Father Dan O’Reilly is the director of Columbia Catholic Ministry and one of the more musical priests around. Catholicism curator Max Rettig sat down with Fr. O’Reilly to talk slogans, Pope Benedict, and Catholic rock bands.
Bwog: How would you define your role inside of the Columbia community as head of the Catholic Ministry, and outside Columbia as part of the Archdiocese of New York?
Father Dan: I began in the Columbia area with now-Cardinal Timothy Dolan in 2011. He wanted me to be at the service of the Columbia community, and so I lead prayers, hear confessions, counsel students… They try to organize events, and so I try to help with that and do things the students would enjoy. Being a ministry at an Ivy League school is a bit different, since students are so busy, but we try to just be here and help them relax. In the Archdiocese capacity, I’m the administrator of Corpus Christi Church, on 121st St. I basically take care of everything related to the church. I have a wide variety of responsibilities.
B: How did you get here?
Fr. Dan: I was ordained in 2003, and immediately assigned by Cardinal Dolan to Resurrection Church in Rye, NY. It was an active parish, with about 600 students, 44 CYO athletic teams. I had the privilege of learning from and working with over 200 years of experience. Eventually, I was appointed Campus Ministry Director for all New York public and private institutions, so City College, the SUNY system, Columbia, etc. Cardinal Dolan (at that time, Archbishop) came to me and said, can you work at Columbia? So here I am.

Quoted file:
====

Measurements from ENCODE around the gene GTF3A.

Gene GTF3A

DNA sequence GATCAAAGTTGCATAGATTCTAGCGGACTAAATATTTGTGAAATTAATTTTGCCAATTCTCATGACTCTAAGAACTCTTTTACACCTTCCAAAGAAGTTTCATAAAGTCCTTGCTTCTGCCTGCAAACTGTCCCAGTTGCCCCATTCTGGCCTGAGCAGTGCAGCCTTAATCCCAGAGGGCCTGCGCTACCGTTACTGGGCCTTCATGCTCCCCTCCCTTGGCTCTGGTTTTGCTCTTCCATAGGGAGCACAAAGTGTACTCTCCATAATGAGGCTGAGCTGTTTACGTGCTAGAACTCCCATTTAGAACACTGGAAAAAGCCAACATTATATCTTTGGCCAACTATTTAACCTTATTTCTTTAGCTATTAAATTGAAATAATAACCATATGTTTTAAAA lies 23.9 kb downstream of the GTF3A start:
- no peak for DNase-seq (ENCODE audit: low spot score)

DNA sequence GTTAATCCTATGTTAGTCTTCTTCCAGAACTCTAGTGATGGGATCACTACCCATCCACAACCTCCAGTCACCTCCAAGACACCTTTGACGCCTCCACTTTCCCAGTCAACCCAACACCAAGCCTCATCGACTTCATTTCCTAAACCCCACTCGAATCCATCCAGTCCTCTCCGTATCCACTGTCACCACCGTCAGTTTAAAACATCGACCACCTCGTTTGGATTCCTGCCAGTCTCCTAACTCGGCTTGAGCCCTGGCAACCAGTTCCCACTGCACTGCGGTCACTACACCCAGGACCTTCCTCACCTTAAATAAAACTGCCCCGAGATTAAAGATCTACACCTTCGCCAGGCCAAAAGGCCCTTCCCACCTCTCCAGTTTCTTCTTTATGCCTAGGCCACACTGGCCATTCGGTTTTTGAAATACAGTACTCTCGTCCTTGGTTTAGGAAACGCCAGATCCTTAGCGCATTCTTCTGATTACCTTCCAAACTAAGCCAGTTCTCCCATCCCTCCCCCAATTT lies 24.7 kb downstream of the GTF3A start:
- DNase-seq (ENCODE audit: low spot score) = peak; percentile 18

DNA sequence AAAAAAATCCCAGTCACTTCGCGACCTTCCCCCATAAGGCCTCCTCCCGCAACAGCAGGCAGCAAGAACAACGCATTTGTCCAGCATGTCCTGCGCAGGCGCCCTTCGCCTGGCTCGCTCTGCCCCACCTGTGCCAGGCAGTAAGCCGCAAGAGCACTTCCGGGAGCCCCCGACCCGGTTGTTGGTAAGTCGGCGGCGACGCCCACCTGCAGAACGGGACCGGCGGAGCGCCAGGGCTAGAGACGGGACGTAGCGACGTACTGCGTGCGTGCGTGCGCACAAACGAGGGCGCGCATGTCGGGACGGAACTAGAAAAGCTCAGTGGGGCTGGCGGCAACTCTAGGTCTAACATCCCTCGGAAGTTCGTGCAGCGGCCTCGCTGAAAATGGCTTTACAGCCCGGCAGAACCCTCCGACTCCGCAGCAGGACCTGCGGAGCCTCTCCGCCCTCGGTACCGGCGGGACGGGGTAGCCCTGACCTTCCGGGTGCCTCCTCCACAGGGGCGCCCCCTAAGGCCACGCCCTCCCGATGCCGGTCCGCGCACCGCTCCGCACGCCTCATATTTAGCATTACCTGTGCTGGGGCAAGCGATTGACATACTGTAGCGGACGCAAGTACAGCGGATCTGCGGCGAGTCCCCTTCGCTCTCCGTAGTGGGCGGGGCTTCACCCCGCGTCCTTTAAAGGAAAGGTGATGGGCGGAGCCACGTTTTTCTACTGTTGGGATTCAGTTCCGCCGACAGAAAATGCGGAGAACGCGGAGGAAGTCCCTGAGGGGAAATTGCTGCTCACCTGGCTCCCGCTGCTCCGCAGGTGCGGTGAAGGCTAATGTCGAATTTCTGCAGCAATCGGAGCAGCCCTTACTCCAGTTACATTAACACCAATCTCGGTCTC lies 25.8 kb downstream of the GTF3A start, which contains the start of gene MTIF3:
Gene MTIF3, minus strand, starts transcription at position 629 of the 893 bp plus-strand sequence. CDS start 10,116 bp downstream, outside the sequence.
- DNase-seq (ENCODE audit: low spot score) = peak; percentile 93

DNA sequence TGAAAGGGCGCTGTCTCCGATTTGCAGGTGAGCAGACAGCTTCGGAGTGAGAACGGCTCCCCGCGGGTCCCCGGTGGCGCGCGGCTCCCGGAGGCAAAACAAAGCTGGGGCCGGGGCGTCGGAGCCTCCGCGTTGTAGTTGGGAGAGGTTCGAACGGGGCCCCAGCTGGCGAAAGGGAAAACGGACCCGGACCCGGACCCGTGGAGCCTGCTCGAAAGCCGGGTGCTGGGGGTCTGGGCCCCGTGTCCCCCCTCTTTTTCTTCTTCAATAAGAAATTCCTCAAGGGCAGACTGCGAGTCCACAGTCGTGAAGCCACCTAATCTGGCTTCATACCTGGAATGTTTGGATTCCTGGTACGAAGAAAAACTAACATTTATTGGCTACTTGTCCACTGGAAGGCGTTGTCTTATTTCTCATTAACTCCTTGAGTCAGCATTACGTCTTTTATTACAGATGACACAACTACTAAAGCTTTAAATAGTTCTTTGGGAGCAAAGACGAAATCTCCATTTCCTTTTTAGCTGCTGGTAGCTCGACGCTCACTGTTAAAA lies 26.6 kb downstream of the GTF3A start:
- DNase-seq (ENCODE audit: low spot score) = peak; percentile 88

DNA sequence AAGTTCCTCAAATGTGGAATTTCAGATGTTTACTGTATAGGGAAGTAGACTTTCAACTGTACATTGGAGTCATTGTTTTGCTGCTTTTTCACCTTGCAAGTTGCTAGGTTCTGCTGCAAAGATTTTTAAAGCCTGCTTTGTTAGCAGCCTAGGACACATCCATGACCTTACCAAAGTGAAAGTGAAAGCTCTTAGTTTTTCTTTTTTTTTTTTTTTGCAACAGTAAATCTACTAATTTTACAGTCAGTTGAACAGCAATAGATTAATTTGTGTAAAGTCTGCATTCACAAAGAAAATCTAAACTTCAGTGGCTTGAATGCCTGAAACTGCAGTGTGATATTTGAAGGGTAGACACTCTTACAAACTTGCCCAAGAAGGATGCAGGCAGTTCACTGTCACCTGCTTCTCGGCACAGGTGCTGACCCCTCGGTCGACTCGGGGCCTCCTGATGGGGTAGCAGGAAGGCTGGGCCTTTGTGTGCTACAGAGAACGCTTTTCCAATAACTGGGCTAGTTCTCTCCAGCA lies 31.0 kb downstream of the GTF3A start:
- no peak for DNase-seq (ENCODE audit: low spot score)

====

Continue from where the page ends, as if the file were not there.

B: How did your group, Messengers of Christ, get started?
Fr. Dan: So the group started at a talent show, with one of my friends writing and performing his own Catholic hip-hop. He loved hip-hop, like Run DMC, but didn’t like the direction in which the genre was going, so he made it into his own thing. So we have a guitarist and a drummer, and interestingly, we played at a papal rally when Pope Benedict XVI came to our congregation in 2008. And we–if you’d like to call it opening for someone a few hours before they came on–we opened for Kelly Clarkson.
B: You have this slogan: Mostrar, Orar y Cantar. What does it mean?
Fr. Dan: Mostrar, Orar y Cantar means to pray then sing, essentially, so we take that as a group as meaning to pray, show our love and devotion to God, and then sing and celebrate.
B: Can you elaborate on the experience with Pope Benedict?
Fr. Dan: So Pope Benedict XVI came to our parish as a sort of follow-up to Pope John Paul II’s visit in ’95. He came to inspire young people, especially, and with a focus on special education. There were about 25-30,000 young people there. The Pope’s main message that day was one that he doesn’t share all that often, which was his experience growing up in Nazi Germany and to go against the popular idea and do what is right.
B: Let’s turn to your band now. Grand Omega Minus: What’s in the name?
Fr. Dan: Our guitarist was dating, actually, a Columbia film student who was in love with a ’90s high school movie, so we kind of ripped off the movie. We had our own kind of style, which we defined as more artsy, modern, jazzy, but we were influenced by record labels and other groups such as Dinosaur Junior. We became more of something we called math rock, which really explored the workings behind the music. We practice a lot, improvise a lot, and much of what we do is play around and try to distinguish guitar sounds with different types of guitar and amp combinations. I played a Fender Stratocaster and another guitarist played a Gibson SG, which could take on a heavier amp distortion and still sound clean.
B: Does the band still play? What’s your favorite song?
Fr. Dan: So Grand Omega Minus is done, but Messengers of Christ still plays, and we do jazz rock, math rock, improv. I enjoy playing a song called Abulafia, which features a lot of improv and a solo for everyone. A lot of our songs were, and are, inspired by former major artists, like Thelonious Monk.
B: Do you have any words for Columbia students as we go into finals?
Fr. Dan: Don’t be afraid, and don’t be anxious.
Preach it via Corpus Christi Church